” … many people will insist that this pile of organic matter
must be combined with manure to make good compost.
I’ll get into that in a moment, as manure is not necessarily
essential for making good quality compost. (There … those of you
who just had a horrible vision of toting home bushels of cow manure
and stinking up your nice car can relax! 🙂 )”
~~The Shoestring Gardener eBook
Yes happy composters, here is an action shot of me holding what is referred to as a “cow patty”!
Cow patties are definitely not the reason for this post, nor do you want to collect a pile of them for composting purposes (they’re way too hard and won’t decompose fast enough in most circumstances), but I thought this was a light-hearted way to start off this post that does revolve around cow manure. Anyhoo …
As I mentioned in Part 1 of this fall-time sheet composting, aka layer composting tutorial, some people swear that you’ve got to add in manure of some sort (not human, cat or dog manure though!) in order to achieve a high quality composted humus. Many people, myself included, don’t believe that, and have practiced composting of one method or another over the years with great success. Our happy, lush flower and vegetable gardens prove it. But, if you can get your hands on (so to speak! :)) some manure, then go for it!
So, that’s a decision I made last fall – and that was to incorporate cow manure into my sheet compost garden bed this time. I did try first to get horse manure, but in my particular situation, it proved to be more difficult than I had hoped – it was going to be way more labor intensive for me to acquire than I had thought. Local horse stables said I could have all I wanted, but they wouldn’t help me load it into my truck.
My only option then was that I’d have to shovel it up into my truck bed – I didn’t want to kill myself effort-wise – I’m not as strong as I was in my 20’s or 30’s … sigh. I just couldn’t fathom myself having the energy to shovel the amount I needed up into the back of a pick-up truck, and then out of the truck bed and into my garden. I didn’t want to totally wear myself out! You see, I didn’t have anyone else available who could help me, so this was totally a one-woman project.
The other option would be a little pricey, as my only other alternative was to have the horse manure delivered to my home. But that idea wasn’t in keeping with my belief of trying to do this project frugally. So, the next best bet was … cow manure!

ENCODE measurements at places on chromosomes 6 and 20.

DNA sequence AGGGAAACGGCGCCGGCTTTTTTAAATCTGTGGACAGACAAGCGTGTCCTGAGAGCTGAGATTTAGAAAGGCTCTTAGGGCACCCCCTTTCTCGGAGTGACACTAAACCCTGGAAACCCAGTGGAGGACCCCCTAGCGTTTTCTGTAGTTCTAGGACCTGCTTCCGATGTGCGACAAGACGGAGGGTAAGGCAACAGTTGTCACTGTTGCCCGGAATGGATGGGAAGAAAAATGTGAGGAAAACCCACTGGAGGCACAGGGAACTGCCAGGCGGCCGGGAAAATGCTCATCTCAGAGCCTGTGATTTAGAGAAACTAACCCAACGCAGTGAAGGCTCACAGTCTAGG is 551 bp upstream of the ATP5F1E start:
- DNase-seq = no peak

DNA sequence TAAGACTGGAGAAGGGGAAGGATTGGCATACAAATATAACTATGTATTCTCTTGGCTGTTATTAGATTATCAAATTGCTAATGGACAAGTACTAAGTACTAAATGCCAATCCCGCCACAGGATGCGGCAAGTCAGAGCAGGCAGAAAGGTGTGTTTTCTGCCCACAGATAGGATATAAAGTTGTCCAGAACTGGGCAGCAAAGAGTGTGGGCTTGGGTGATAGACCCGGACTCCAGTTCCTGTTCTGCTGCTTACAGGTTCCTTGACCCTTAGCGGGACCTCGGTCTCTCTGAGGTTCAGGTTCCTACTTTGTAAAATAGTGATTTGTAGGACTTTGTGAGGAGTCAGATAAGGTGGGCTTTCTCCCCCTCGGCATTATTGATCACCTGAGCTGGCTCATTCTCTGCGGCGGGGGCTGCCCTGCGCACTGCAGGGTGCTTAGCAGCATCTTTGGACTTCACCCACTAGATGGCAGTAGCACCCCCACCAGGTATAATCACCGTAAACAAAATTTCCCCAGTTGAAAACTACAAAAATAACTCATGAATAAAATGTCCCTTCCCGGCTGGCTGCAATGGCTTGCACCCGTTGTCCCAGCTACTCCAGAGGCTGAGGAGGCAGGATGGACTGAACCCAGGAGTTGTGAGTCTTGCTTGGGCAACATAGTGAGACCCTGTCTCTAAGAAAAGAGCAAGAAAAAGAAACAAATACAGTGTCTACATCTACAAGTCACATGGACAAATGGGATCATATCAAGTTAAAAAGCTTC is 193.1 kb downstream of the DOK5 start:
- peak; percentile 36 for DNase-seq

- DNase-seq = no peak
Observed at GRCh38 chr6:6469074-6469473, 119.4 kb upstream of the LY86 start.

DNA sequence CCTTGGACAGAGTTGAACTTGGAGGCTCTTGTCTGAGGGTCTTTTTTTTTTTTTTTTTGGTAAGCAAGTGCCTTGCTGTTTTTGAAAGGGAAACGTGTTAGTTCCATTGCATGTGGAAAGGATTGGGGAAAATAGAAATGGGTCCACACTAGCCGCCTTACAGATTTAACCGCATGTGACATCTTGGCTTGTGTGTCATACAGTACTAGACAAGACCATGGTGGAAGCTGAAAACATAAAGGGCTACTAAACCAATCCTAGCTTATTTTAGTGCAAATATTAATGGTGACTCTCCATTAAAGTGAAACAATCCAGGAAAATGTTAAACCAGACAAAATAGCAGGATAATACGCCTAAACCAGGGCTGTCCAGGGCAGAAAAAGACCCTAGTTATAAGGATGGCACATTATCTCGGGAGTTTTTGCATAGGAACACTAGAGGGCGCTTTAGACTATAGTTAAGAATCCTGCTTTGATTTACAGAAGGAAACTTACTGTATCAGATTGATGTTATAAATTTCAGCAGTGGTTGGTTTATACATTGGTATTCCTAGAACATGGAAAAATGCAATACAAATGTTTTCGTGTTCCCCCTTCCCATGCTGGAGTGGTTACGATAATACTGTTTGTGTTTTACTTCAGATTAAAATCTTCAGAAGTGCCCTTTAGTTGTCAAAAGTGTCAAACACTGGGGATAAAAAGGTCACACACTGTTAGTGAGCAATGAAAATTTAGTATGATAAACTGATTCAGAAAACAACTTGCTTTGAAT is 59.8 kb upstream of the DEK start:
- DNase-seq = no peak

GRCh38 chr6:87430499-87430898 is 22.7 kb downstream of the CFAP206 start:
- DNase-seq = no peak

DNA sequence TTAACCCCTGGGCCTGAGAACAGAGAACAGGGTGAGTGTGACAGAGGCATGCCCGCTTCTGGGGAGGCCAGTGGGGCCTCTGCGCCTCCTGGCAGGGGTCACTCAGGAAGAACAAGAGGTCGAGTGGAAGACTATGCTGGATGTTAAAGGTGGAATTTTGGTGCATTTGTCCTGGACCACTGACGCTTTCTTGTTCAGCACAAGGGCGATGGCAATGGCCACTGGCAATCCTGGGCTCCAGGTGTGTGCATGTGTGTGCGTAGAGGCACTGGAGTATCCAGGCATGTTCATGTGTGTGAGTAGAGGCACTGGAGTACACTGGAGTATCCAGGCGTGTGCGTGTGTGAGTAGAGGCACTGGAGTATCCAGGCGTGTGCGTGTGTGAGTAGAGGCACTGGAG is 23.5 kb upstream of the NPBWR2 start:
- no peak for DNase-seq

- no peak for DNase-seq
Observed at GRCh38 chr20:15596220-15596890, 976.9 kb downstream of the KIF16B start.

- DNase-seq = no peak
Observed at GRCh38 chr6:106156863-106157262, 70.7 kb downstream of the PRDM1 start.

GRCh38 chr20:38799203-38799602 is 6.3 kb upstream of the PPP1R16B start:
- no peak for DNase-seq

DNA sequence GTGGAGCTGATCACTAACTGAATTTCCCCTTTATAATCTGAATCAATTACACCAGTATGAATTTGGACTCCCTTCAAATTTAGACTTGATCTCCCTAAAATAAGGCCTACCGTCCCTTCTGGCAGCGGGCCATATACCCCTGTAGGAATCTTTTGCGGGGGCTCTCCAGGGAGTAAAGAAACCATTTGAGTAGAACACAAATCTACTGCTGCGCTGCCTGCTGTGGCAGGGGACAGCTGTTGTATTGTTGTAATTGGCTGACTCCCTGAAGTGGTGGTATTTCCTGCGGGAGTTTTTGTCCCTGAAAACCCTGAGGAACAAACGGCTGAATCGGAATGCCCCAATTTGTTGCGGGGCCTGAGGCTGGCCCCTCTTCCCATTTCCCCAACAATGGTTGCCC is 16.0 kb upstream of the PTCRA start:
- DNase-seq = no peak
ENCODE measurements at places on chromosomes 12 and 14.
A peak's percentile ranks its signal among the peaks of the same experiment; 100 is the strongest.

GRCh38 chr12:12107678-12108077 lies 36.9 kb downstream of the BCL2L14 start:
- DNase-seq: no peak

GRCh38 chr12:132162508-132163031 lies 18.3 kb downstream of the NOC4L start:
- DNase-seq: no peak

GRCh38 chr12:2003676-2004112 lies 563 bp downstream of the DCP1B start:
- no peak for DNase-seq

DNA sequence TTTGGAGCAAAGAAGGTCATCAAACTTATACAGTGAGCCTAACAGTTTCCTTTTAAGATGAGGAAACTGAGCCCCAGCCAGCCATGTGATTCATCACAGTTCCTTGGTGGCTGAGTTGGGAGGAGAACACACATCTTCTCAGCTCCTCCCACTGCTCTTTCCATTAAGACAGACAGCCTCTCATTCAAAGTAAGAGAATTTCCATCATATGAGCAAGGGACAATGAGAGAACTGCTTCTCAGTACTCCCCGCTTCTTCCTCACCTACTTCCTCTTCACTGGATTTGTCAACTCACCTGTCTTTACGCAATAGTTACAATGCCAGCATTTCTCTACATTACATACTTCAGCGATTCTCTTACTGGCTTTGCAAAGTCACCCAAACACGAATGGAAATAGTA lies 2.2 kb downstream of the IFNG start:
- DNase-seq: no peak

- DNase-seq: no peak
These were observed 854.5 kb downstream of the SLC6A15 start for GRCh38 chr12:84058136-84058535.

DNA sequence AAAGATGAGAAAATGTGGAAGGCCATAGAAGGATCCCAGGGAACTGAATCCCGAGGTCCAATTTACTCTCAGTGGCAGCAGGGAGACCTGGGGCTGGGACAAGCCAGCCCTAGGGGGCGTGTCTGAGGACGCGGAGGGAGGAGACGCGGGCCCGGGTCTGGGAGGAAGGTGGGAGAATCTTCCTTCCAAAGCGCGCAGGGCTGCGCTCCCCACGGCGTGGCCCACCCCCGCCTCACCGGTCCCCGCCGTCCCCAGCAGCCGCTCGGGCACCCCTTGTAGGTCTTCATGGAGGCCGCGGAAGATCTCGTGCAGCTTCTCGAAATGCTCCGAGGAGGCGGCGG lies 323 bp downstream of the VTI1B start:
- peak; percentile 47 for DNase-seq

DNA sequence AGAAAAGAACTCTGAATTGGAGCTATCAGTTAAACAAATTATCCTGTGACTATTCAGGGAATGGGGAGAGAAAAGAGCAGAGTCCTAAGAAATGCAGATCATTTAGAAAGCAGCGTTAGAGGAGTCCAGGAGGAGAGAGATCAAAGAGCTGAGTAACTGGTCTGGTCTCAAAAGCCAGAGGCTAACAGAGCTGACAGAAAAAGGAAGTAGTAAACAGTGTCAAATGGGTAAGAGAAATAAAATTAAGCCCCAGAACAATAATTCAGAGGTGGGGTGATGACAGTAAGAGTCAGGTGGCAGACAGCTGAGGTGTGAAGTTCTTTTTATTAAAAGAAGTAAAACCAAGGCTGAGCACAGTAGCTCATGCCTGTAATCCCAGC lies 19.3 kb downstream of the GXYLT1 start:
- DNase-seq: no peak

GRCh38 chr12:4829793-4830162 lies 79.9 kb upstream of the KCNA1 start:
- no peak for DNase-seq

I was able to get lots of FREE cow manure. As a matter of fact I could have gotten all I would ever want and even more than that … I could have supplied the entire neighborhood! I made a phone call to my county’s Agricultural Extension office and was directed to a source that, it turned out, would gladly load all the manure I wanted into the back of my truck for free. Hey! You bet I jumped on the opportunity! Where was this manure coming from, you ask? Where they have livestock auctions.
Unfortunately there weren’t any cows penned up the day I arrived to pick up the manure – that’s why this photo doesn’t look too interesting! Sorry …
Anyway … here’s another one of my fabulous action shots of my truck getting loaded up with manure. The young man who helped me was so nice and would have scooped up all the manure I wanted with his bobcat loader.
The rest of this part of the instructional story is that I drove home without any trouble with my truck bed loaded up with manure. Then I had the “fun” of distributing every shovel-full of this wonderful amendment into my new layered sheet compost bed all by myself. (Great exercise for the arms!)
Here I am adding in a layer of manure …
But, I still had to get some “green” stuff to round out the proper carbon to nitrogen ratio, and since I didn’t have a whole lot of veggie scraps on hand as I mentioned in my last post (I needed a lot of green and brown matter to layer a bed this large) I opted to make use of used coffee grounds as a sensible second-best choice in my “get some greens” situation.
So, to not make you have to read too much and nod off … I’ll get into explaining how I got my hands on lots of free coffee grounds in Part 4 which I’ll be posting after Sheet Composting – Gettin’ My Hands on Brown Matter ~ Part 3. 😉
If you want to learn more about composting, and lots of other eco-friendly gardening methods and great DIY projects, please head over to The Shoestring Gardener information page. Thanks!